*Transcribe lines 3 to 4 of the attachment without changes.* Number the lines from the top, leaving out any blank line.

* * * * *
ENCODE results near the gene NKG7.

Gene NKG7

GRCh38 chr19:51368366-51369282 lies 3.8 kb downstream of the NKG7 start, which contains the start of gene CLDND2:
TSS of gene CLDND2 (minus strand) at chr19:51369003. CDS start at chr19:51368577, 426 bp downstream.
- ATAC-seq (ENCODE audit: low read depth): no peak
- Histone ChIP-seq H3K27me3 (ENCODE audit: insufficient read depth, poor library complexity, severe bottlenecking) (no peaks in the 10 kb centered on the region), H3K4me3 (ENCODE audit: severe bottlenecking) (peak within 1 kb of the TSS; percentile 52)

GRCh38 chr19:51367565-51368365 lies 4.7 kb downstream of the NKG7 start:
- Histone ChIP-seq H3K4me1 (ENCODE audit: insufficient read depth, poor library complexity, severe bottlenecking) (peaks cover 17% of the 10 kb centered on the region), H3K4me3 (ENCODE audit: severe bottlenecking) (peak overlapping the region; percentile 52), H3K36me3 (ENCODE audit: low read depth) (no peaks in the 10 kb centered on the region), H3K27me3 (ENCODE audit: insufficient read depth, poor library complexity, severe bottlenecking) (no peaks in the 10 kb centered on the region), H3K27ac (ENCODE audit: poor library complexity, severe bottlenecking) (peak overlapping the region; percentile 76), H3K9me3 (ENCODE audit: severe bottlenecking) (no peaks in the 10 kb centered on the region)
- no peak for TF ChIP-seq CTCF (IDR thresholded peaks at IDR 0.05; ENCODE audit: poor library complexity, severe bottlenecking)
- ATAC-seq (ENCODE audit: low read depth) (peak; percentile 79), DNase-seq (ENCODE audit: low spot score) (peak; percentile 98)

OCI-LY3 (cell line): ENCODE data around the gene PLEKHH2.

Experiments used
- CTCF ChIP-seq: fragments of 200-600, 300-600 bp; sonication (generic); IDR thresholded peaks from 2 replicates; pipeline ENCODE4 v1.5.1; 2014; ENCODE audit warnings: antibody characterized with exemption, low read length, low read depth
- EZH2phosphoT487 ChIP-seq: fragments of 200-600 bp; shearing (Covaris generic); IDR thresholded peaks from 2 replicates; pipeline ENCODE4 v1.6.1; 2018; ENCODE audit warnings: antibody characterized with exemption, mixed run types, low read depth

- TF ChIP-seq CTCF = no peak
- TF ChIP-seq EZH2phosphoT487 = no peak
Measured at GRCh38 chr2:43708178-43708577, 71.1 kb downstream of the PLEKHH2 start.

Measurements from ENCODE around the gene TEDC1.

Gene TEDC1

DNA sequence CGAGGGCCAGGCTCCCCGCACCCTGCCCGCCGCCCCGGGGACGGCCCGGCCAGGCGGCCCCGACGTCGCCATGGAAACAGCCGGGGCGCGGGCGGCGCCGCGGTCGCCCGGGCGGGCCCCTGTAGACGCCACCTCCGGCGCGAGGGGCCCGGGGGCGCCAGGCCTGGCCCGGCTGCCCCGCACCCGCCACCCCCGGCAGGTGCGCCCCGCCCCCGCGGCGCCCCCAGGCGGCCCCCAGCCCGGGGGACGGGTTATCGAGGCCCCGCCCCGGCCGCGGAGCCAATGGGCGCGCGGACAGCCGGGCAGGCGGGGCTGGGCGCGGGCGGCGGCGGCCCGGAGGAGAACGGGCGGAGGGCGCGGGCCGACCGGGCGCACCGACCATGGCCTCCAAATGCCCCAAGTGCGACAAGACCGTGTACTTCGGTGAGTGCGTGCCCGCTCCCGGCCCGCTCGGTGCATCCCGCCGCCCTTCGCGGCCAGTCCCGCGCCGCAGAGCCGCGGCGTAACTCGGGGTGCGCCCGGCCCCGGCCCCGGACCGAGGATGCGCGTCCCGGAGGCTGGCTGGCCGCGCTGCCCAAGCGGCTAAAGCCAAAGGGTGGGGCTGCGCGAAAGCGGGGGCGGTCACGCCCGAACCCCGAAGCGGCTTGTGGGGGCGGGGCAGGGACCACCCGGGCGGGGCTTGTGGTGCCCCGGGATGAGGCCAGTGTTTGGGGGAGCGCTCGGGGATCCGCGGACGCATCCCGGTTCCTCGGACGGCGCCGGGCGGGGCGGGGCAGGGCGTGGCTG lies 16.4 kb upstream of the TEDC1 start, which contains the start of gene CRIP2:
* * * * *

GRCh38 chr19:51368366-51369282 lies 3.8 kb downstream of the NKG7 start, which contains the start of gene CLDND2:
TSS of gene CLDND2 (minus strand) at chr19:51369003. CDS start at chr19:51368577, 426 bp downstream.